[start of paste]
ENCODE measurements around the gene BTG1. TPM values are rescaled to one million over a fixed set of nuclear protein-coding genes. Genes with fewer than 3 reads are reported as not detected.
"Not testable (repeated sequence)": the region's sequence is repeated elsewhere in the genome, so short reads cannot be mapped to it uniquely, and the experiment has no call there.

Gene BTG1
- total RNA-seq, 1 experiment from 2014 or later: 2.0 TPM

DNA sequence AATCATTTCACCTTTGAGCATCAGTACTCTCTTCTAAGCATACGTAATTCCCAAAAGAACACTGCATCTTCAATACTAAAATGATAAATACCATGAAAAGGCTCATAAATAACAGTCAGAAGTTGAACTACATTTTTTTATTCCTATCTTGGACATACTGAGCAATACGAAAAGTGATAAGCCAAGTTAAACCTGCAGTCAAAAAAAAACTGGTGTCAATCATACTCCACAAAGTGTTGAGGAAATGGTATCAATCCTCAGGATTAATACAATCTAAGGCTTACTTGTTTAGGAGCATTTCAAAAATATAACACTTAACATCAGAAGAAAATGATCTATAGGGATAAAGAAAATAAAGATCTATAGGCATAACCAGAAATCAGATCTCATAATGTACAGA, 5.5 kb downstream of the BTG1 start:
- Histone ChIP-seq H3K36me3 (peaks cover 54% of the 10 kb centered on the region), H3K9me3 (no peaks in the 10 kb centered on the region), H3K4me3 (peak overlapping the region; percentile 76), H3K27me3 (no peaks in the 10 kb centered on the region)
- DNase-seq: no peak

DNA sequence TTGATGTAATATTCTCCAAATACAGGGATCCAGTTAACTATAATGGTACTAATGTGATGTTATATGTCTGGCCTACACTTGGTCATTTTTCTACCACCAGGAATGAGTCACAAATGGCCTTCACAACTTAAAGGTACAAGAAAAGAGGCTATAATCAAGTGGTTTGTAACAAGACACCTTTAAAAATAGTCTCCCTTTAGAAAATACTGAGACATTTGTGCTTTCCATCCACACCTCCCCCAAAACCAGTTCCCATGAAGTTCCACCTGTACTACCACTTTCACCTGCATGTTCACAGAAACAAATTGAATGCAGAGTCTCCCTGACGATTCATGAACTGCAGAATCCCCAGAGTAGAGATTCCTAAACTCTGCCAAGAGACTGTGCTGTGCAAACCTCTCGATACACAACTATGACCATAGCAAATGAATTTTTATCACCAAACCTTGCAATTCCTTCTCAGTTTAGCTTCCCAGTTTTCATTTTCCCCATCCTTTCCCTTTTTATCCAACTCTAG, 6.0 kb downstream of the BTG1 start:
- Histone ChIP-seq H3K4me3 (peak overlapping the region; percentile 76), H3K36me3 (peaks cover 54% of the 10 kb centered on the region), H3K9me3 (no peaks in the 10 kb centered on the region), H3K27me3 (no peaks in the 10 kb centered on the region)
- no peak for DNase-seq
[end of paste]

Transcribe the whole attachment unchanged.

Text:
ENCODE measurements around the gene BTG1. TPM values are rescaled to one million over a fixed set of nuclear protein-coding genes. Genes with fewer than 3 reads are reported as not detected.
"Not testable (repeated sequence)": the region's sequence is repeated elsewhere in the genome, so short reads cannot be mapped to it uniquely, and the experiment has no call there.

Gene BTG1
- total RNA-seq, 1 experiment from 2014 or later: 2.0 TPM

DNA sequence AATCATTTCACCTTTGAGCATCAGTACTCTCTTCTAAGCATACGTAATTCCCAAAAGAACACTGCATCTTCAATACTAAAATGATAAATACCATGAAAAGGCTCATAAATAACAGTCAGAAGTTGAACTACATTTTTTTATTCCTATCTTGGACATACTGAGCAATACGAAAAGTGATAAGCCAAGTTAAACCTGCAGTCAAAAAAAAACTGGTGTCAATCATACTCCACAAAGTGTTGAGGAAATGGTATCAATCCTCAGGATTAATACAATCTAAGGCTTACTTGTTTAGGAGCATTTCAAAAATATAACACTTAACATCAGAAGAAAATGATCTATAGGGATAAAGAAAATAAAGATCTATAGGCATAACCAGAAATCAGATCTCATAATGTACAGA, 5.5 kb downstream of the BTG1 start:
- Histone ChIP-seq H3K36me3 (peaks cover 54% of the 10 kb centered on the region), H3K9me3 (no peaks in the 10 kb centered on the region), H3K4me3 (peak overlapping the region; percentile 76), H3K27me3 (no peaks in the 10 kb centered on the region)
- DNase-seq: no peak

DNA sequence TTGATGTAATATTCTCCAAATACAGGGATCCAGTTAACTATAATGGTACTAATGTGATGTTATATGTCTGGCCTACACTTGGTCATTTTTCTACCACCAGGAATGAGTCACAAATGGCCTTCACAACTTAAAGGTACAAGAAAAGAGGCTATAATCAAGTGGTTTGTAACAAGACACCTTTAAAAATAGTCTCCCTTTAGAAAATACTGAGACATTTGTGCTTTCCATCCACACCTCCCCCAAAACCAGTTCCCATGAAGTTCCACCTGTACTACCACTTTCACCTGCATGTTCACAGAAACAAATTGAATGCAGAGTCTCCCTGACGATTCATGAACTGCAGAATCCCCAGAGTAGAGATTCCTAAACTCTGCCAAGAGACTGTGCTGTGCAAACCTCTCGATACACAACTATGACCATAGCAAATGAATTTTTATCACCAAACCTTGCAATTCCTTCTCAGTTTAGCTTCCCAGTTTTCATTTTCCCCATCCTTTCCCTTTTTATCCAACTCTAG, 6.0 kb downstream of the BTG1 start:
- Histone ChIP-seq H3K4me3 (peak overlapping the region; percentile 76), H3K36me3 (peaks cover 54% of the 10 kb centered on the region), H3K9me3 (no peaks in the 10 kb centered on the region), H3K27me3 (no peaks in the 10 kb centered on the region)
- no peak for DNase-seq